What is a chisel plane?

 
     
     
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What it's used for

 
 Chisel plane is good for accessing difficult to reach places 

Access to difficult corners

Accessibility is the keyword for the chisel plane - also known as the trimming plane.

 
     
 Chisel plane's simplicity of design; specialised planes; woodworking hand planes 

The position of its cutting edge right at the front and overall simplicity of design, means it can reach, for instance, into the internal corners of box-like wooden structures to trim away dried, excess glue or dried drips and runs between coats of paint.

 
     
 A chisel plane works like a woodworking chisel 

It works rather like a woodworking chisel, performing a number of similar roles, and this is where it gets its name.

 
     
 A chisel plane can get into corners that other planes can't reach 

Cleaning up stopped rebates

A chisel plane can be useful for cleaning into the corners of a stopped rebate – that is, a rebate that stops short of the full width or length of the wood – and for trimming proud wooden dowels, plugs and dovetail joints ("proud" meaning slightly sticking out).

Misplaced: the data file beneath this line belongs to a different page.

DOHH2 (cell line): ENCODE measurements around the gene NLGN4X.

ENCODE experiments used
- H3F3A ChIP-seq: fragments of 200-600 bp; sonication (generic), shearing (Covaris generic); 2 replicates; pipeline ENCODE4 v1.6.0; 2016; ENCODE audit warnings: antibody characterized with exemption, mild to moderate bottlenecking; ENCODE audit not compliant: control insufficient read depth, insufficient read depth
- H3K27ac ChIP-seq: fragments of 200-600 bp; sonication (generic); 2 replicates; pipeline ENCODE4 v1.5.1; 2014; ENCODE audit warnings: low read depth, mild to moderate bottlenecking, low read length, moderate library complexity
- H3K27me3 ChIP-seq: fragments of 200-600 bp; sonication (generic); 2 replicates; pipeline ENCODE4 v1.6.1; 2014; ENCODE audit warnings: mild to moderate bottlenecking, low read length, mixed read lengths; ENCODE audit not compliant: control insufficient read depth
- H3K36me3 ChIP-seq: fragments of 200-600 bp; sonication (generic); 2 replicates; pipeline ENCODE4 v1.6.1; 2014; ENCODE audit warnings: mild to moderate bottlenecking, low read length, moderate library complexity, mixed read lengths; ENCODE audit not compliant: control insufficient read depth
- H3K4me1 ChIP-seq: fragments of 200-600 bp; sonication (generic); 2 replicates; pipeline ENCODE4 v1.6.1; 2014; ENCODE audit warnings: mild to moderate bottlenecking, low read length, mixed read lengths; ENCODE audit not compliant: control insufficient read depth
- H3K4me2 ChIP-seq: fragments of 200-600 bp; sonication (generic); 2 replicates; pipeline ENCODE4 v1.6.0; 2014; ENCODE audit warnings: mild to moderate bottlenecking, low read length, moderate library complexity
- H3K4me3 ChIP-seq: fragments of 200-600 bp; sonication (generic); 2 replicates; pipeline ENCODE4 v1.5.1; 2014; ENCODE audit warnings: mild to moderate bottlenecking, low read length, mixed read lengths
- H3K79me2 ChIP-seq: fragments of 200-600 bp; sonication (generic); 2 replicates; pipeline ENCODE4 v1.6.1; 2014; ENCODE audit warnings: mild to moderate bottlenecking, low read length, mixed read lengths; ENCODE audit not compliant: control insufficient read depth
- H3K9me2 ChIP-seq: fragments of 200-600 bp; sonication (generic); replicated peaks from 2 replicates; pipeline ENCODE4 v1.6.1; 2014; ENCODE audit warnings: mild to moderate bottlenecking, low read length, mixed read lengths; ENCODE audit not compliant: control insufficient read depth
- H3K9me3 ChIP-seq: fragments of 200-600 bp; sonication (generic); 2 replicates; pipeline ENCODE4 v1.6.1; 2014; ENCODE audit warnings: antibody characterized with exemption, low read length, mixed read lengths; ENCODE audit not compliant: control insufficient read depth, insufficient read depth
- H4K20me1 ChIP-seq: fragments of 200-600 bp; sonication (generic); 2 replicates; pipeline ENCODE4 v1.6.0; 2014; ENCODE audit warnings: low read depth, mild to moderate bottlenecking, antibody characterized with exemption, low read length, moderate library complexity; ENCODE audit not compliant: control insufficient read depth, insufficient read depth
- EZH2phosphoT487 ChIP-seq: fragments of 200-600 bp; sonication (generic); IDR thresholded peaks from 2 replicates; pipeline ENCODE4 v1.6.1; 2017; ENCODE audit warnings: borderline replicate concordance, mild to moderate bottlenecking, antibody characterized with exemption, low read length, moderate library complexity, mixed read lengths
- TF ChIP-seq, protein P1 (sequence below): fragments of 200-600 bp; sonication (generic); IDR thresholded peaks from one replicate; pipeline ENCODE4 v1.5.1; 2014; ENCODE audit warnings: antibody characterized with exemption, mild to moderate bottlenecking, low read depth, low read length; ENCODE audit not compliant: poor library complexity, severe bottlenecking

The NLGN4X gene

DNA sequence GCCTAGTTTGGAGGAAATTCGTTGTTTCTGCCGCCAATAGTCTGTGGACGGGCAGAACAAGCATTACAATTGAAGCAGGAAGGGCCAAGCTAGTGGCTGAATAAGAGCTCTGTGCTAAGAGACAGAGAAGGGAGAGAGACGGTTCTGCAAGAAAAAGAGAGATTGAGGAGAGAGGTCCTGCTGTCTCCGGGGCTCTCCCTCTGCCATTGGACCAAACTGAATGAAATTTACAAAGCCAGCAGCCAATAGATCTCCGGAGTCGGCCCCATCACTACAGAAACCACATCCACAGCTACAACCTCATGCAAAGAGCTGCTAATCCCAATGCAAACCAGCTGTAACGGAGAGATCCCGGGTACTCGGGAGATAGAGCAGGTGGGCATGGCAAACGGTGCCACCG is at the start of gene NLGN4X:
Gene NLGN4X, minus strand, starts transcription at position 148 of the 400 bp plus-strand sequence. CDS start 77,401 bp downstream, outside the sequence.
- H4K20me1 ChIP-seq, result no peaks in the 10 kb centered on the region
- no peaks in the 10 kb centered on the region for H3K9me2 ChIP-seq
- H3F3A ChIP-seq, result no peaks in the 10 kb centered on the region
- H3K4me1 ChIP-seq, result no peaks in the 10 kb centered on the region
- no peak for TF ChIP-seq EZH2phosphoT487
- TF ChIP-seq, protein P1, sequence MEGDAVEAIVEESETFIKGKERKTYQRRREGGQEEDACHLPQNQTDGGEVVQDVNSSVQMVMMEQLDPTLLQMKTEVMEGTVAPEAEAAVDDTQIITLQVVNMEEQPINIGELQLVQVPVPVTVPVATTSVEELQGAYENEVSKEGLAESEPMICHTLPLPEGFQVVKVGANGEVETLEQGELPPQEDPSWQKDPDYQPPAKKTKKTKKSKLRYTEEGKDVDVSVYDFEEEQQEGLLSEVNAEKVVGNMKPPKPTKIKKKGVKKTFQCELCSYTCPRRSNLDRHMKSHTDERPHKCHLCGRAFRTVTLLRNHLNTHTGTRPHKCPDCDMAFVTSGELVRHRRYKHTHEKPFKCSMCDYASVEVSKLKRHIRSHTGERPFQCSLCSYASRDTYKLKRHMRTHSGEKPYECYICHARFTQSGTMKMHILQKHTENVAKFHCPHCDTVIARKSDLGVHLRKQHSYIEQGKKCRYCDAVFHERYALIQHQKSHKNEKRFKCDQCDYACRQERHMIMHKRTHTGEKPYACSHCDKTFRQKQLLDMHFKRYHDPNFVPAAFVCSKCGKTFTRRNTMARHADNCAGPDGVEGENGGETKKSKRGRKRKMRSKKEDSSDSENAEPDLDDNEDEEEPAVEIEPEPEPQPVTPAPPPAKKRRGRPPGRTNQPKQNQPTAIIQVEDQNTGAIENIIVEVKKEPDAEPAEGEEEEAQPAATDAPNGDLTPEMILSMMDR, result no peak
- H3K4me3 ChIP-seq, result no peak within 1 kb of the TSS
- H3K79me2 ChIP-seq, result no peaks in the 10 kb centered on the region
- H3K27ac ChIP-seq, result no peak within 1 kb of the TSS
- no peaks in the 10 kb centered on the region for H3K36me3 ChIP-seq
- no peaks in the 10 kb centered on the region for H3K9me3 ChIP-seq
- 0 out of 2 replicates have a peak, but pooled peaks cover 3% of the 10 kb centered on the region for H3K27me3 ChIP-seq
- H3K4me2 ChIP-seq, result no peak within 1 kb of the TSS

Wooden chisel plane 

In short, the chisel plane reaches the parts that other planes simply cannot reach. And it will never be replaced by a router!

 
     
   

Characteristics

 
 The sleek lines of a metal chisel plane; woodworking hand planes 

Low-profile

Metal chisel planes are usually low-profile - the iron is bedded at just 12 degrees to the sole.

 
     
 Wooden chisel plane; woodworking hand planes 

Higher angle of irons in wooden versions

The irons of wooden versions are bedded at a higher angle, because the wedge-shaped bed would easily be broken at its narrow end if was pitched at an acute angle.

 
     
 Chisel plane's design usually includes a handle 

Handles

The design usually includes a handle, which in the case of a metal plane can be a single knob at the rear, or in the case of a wooden plane, a shape for the hand forrmed on the stock.

 
     
 Lever cap fittings of a metal chisel plane; woodworking hand planes 

Lever cap

The blade is secured to the body with a lever cap held in place by a knob, or a knob and a screw. Metal versions often have a depth adjustment knob.

 
     
   

Number

 
 Stanley No 97 chisel plane; specialised plane; woodworking planes 

Stanley's contribution to the chisel plane market was the No. 97, which was made between 1905 and 1943 and described as a "cabinet maker's edge plane".

 

Some are available second-hand, although they are quite rare and so rather expensive. Alternatively, you can buy a new one based on this original design.

 
     
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